The Fresh Loaf

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overproofing? under/over kneading?

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jkoladycz's picture
jkoladycz

overproofing? under/over kneading?

I've been making sourdough successfully for many months now. But, my last few baking sessions have been a wreck!  both times, when i make up the final dough (mixing in my mixer for about 7-10 minutes) it seems like nice dough, but, by the time it's gone through another rise or two it won't stretch at all. after it's been shaped and is in the loaf pan and rising, the top crust is tearing and getting crater like instead of puffing up nicely.


what's going on?


at first i was thinking maybe the gluten hadn't developed enough. now i'm wondering if i've over kneaded or over proofed.


any help or insight is appreciated!


-jen

clazar123's picture
clazar123

I had this problem for a while and I traced it back to my starter. I became rather lax about feeding (or not feeding) and leaving it out. It still functioned but the bread started tearing-like the gluten was de-constructing. I believe it was an enzyme reaction. My starter, also, developed more liquid characteristics-even if I thickened it up. A few hours later, it would be a thinner,runnier liquid.The only cure for me was to discard all of my starter except 1 tbsp and put it (myself really) on a strict care schedule as if the starter was new. It's back and I learned my lesson.

jkoladycz's picture
jkoladycz

ahhh...now that you mention it (and i go back and look at my starter directions), i haven't been bringing it up to room temperature before using it. i've just been grabbing some out of the fridge. um, ya. i guess when i'm feeding it i just throw the stuff in there and stick it back in the fridge.


oops.


i guess i will do as you advised above and get rid of all of it but a tiny bit and be more strict!


thanks for the advice.

jkoladycz's picture
jkoladycz

the dough and loaves seem to rise just fine. could it still be a starter problem?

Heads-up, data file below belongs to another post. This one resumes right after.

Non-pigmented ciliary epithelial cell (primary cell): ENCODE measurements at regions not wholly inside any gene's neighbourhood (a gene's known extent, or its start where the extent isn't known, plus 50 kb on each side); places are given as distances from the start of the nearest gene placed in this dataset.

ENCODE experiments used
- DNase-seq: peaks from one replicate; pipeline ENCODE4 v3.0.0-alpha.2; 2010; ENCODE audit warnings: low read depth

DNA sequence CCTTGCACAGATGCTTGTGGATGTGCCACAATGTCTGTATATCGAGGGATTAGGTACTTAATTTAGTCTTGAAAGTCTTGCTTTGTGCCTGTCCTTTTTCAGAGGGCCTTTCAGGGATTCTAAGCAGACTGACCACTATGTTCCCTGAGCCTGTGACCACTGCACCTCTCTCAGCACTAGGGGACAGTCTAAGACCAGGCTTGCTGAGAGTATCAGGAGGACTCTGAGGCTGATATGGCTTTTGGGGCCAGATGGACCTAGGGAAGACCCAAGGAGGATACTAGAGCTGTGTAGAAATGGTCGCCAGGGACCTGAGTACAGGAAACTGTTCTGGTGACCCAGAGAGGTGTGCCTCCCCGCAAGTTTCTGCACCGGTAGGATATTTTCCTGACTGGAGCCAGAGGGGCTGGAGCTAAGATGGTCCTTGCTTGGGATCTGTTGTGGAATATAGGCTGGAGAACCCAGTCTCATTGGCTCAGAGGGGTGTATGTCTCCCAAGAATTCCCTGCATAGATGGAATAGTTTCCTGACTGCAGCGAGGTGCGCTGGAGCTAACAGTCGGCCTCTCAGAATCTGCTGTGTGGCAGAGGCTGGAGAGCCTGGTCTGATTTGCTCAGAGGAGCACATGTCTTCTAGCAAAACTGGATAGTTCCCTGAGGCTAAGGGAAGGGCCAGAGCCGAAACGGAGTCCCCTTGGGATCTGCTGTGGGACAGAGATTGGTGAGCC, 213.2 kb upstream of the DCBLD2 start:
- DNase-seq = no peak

Chuck's picture
Chuck

Yep.


Starters are typically a mix of several things: some yeast strains and some bacteria strains. Some things provide rising power  ...some help fend off invaders  ...some enhance flavor  ...and some do "bad" things. Hopefully your starter culture contains something that supplies rising power, but not anything (or at least not much) that does "bad" things,


One of the "bad" things some growie-things can do is break down the gluten. This is usually called an "enzyme reaction". If it breaks down only the part of the gluten that provides extensibility, your dough will seem fine at first but will lose its stretchability and so tear. It sounds like that's what's happening.


So if you're unlucky, "rising" and "tearing" can be produced by different growie-things in the same starter culture.

Vogel's picture
Vogel

Maybe the starter (or another pre-ferment like a Poolish, if used) were overproofed when mixed into the final dough? That could result in an increased enzyme reaction, deconstructing the gluten and creating the moon crater surface. It is important to use a pre-ferment/sourdough before it has collapsed completely. The best time to use it is when it has already peaked and is just starting to slightly collapse in the center. If it is not possible to catch this point, it is okay to use it slightly underproofed, rather than overproofed. I often had this problem in the past, too, mostly when there was a major weather/temperature change, which changed the rising times considerably. In this case the times you are used to or which are listed in the recipe may not work anymore.


I never had a problem with not letting the sourdough gain room temperature before feeding it. I never do it. But of course this doesn't mean that it can't be potential problem. Of course, ripe and fed sourdough that is ready to use for your final dough shouldn't wait more than half a day or so in the fridge before it is used or it will deteriorate.


Then of course it could also be that the dough has been overkneaded. When the gluten is developed to the maximum it means that the protein has a maximum of the strongest bonds (the disulfid bonds). At a certain stage all the molecules which can lead to a disulfid bond have been consumed and the gluten simply starts to deconstruct when further stressed by a stretch & fold, shaping or rising. In this case you can also notice that the dough is releasing fluid and becomes really sticky, even if you use tons of flour on your work surface. Especially with spelt this can be a problem since the gluten isn't as strong as wheat gluten.
Especially if you let the dough rise several times and/or do stretch & folds it is important not to fully develop the gluten, but only at a medium rate. Throughout the bulk rise it will further develop. See this: http://www.wildyeastblog.com/2007/07/07/gluten/ . If you only let the dough rise once during bulk fermentation, it should look like the picture on the right. If you do stretch & folds or punch downs, it should rather look like the picture in the middle, so it is already translucant/paperthin, but still have some thick "veins" left.